Clinics & Experiential Learning
About 80% of our students take advantage of this unique opportunity to combine theory with practice, and many students take more than one clinic. With more than 20 clinics, there are always places available.
The Jerome N. Frank Legal Services Organization (LSO) provides legal representation to individuals and organizations in need of legal help but unable to afford private attorneys. With about a dozen separate clinics, LSO clinical opportunities offer a wide range of options for students.
The Allard K. Lowenstein International Human Rights Clinic is a Law School course that gives students firsthand experience in human rights advocacy under the supervision of international human rights lawyers. The clinic undertakes a number of litigation, research, and advocacy projects each term on behalf of human rights organizations and individual victims of human rights abuse.
Several other clinics and projects give students direct experience in the practice of law in particular areas:
- Capital Punishment assists members of the Capital Trial Unit of the Connecticut Public Defender Office in representing people facing the death penalty.
- Education Adequacy represents a coalition of parents, Connecticut mayors, boards of education, and nonprofits seeking to reform this state’s school financing system.
- The Environmental Protection Clinic is an interdisciplinary clinic that addresses environmental law and policy problems on behalf of client organizations such as environmental groups, government agencies, and international bodies.
- The Ethics Bureau offers students a chance to help advise lawyers on how to proceed when faced with violations of the Model Rules of Professional Conduct and other ethical dilemmas.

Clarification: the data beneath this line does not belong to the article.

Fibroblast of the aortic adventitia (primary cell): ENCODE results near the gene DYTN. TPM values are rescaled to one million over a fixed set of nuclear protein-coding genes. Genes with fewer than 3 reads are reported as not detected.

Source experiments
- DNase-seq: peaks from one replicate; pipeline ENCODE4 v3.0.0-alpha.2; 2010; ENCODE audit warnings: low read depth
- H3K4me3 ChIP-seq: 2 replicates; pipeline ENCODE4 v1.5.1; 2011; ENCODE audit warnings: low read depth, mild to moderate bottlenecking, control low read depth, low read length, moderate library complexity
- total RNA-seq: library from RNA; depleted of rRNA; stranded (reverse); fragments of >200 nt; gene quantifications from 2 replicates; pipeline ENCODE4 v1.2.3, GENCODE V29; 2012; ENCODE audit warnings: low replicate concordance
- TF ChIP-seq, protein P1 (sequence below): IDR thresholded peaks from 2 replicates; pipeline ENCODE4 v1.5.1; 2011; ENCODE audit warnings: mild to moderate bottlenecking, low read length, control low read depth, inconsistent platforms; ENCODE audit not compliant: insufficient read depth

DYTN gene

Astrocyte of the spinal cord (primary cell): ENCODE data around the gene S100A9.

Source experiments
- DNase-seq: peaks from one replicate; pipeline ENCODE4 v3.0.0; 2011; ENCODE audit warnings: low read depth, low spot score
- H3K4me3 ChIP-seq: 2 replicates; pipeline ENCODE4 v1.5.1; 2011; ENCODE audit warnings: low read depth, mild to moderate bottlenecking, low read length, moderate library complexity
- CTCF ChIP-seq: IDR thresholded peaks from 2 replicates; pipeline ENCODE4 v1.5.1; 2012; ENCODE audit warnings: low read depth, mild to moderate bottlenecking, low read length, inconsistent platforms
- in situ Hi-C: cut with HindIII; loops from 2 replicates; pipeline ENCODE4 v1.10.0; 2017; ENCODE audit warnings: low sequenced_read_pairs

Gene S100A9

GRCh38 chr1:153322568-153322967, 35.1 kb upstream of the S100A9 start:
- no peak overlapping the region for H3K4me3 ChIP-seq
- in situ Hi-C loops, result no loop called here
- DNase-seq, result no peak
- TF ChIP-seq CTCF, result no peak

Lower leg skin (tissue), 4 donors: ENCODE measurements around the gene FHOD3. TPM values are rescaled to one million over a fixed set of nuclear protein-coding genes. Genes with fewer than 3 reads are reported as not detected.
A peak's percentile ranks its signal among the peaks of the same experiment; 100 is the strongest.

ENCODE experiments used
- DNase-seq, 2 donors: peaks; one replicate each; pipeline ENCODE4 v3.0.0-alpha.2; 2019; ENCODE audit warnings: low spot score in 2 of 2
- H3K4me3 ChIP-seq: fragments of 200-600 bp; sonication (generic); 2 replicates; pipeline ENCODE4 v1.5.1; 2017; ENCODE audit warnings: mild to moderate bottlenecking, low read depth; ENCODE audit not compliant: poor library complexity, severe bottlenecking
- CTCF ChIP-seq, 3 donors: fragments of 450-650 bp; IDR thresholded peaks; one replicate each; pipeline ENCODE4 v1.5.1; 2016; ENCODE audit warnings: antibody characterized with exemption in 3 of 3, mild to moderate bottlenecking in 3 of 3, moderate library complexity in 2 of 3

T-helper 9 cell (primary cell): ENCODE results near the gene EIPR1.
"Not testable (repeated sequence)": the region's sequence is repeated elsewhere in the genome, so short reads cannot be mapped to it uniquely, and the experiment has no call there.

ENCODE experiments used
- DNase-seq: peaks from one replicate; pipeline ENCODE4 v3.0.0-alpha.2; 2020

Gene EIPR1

- The Iraqui Refugee Assistance Project provides legal assistance and policy advocacy for displaced Iraquis.
- Ludwig Center for Community and Economic Development Program and Clinic provides legal services and other professional consultation services (business, environmental, public health) to community groups, particularly nonprofit organizations involved in affordable housing, banking, and economic development efforts.
- The Media Freedom and Information Access Practicum (MFIA), an initiative of the Information Society Project and the Knight Law & Media Program, is a team of student practitioners dedicated to increasing government transparency and supporting both traditional and emerging forms of newsgathering through impact litigation and policy work.
- The Nonprofit Organizations Clinic provides legal assistance to nonprofit organizations that cannot afford to retain private counsel.
- The Prosecution Externship allows students to work with state or federal prosecutors in assisting with responsibilities both before and at trial.
- The San Francisco Affirmative Litigation Project (SFALP) is a partnership between Yale Law School and the San Francisco City Attorney’s Office in which law students work with deputy city attorneys on some of the most innovative public interest lawsuits in the country.
- The Supreme Court Clinic combines classroom instruction about the Court with hands-on involvement writing certiorari petitions and briefs on behalf of parties and amici in 10-15 cases before the Court each year. The Clinic generally has represented a party in at least two cases decided on the merits each Supreme Court Term.